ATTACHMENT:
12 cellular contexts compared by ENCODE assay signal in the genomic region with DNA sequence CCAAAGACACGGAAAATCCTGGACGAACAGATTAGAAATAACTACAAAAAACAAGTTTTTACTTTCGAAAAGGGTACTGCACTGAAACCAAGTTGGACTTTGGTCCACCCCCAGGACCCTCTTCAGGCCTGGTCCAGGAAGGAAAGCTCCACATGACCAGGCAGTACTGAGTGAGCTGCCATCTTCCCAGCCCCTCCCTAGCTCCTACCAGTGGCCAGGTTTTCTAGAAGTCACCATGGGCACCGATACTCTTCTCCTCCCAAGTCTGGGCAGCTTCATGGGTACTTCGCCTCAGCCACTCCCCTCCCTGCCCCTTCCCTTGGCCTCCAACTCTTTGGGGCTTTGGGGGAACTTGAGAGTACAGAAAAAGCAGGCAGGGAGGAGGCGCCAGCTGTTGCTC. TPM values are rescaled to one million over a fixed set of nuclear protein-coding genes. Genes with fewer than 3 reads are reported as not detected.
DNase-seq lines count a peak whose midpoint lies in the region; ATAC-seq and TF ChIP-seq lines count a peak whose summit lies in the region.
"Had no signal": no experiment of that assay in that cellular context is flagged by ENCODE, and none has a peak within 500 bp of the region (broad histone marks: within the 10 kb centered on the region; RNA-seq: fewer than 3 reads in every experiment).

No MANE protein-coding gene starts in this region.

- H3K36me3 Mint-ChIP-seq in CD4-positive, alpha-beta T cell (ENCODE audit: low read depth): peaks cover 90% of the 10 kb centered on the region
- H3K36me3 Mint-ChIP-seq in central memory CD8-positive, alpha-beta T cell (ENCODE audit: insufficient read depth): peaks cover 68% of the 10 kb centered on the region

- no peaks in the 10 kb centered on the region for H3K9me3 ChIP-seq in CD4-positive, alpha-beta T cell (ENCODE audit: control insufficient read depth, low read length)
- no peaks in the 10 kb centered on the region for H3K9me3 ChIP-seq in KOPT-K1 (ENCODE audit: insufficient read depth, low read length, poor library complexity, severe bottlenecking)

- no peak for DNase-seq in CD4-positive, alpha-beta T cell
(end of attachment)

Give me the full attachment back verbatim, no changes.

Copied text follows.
12 cellular contexts compared by ENCODE assay signal in the genomic region with DNA sequence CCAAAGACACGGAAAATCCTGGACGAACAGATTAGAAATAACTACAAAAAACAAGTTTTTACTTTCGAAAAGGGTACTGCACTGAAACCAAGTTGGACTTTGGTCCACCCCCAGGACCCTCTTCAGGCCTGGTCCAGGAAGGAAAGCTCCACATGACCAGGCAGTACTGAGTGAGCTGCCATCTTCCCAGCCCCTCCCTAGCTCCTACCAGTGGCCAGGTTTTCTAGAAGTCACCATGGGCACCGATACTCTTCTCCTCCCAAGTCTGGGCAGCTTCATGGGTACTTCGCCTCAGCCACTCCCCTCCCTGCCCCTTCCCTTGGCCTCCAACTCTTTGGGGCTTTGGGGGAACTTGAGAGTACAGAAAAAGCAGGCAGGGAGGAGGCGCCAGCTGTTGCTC. TPM values are rescaled to one million over a fixed set of nuclear protein-coding genes. Genes with fewer than 3 reads are reported as not detected.
DNase-seq lines count a peak whose midpoint lies in the region; ATAC-seq and TF ChIP-seq lines count a peak whose summit lies in the region.
"Had no signal": no experiment of that assay in that cellular context is flagged by ENCODE, and none has a peak within 500 bp of the region (broad histone marks: within the 10 kb centered on the region; RNA-seq: fewer than 3 reads in every experiment).

No MANE protein-coding gene starts in this region.

- H3K36me3 Mint-ChIP-seq in CD4-positive, alpha-beta T cell (ENCODE audit: low read depth): peaks cover 90% of the 10 kb centered on the region
- H3K36me3 Mint-ChIP-seq in central memory CD8-positive, alpha-beta T cell (ENCODE audit: insufficient read depth): peaks cover 68% of the 10 kb centered on the region

- no peaks in the 10 kb centered on the region for H3K9me3 ChIP-seq in CD4-positive, alpha-beta T cell (ENCODE audit: control insufficient read depth, low read length)
- no peaks in the 10 kb centered on the region for H3K9me3 ChIP-seq in KOPT-K1 (ENCODE audit: insufficient read depth, low read length, poor library complexity, severe bottlenecking)

- no peak for DNase-seq in CD4-positive, alpha-beta T cell